One of my clients texted me with a question that ended up consuming my thoughts. Simple to answer at first, but after thought, it now seems more difficult. Her nephew has become very interested in cooking, so she is planning to find him a few essential cookbooks for Christmas. I would like to know: Which cookbooks would you label essential?
Cookbooks are treasured by many. Sauce-splattered pages evoke vivid memories while blurring into haze at the same time. They are collected, shared, loaned, battered, and often barely bound.
Interestingly, premium cookbooks still sell well. There was a time a few years ago when their extinction seemed imminent. After all, there are millions of free recipes posted everywhere on the internet. Martha Stewart gives away her recipes on her website. Her newest book, One Pot, sits comfortably as a best-seller. While I'm no longer remotely enchanted with Ina Garten, her books trump all. Why? There is still an irreplaceable magic in the pages of a cookbook. If a strawberry bleeds on your iPad, you instantly clean it off. There is no cranberry stain from 1997, no dog-eared page from that awful party with these fabulous muffins, no fingerprint smudges from years of checking ingredients line by line. This article may be of interest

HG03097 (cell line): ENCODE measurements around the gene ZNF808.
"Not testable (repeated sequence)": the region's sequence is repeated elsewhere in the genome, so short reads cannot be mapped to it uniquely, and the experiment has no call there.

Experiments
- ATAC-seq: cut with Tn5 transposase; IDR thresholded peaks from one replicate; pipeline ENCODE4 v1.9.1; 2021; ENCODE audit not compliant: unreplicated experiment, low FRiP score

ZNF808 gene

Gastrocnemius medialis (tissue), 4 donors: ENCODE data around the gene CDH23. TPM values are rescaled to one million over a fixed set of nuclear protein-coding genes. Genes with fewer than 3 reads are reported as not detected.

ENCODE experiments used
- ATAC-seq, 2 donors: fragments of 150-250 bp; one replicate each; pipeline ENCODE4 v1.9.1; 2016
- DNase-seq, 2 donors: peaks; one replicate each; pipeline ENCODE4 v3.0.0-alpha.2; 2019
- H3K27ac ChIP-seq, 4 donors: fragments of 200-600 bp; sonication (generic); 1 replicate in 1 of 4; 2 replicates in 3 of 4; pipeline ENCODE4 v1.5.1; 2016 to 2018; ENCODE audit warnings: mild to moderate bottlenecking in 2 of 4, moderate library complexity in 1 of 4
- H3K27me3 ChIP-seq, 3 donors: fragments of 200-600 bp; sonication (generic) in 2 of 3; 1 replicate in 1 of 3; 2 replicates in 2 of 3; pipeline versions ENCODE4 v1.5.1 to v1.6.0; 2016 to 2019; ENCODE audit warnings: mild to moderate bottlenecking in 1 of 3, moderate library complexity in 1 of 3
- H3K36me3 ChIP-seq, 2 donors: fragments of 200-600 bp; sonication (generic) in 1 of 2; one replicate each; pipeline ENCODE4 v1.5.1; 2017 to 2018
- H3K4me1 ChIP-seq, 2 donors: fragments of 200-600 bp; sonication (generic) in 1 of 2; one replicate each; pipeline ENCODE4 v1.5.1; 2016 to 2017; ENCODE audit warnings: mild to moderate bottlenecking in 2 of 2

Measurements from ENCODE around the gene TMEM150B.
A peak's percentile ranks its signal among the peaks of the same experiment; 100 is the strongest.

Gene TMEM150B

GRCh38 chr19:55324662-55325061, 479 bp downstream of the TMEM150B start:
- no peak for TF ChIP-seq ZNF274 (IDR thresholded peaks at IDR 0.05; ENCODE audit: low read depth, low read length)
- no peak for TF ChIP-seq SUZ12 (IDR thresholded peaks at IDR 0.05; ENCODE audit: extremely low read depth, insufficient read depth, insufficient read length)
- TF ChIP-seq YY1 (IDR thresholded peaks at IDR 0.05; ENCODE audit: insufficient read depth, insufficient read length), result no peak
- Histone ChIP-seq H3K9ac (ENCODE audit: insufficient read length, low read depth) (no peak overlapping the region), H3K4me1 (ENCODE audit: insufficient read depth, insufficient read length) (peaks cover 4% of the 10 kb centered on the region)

Cookbooks are portals. Glimpses into times we can only visit via nostalgia. Because food is at the center of existence, cookbooks are at the center of the minutiae that becomes memory.I allow anonymous comments on my blog; even if you don't often comment on blogs, I would love to have a broad discussion on which cookbooks you deem essential?
|Top: Larousse Gastronomique, the bible on which Mastering the Art of French Cooking, below, is based. Heavy on wonderful writing on technique. No pictures, though.|
|How important are photos in a cookbook?|
|Not up for discussion: if my Santa face is creepy. I love him.|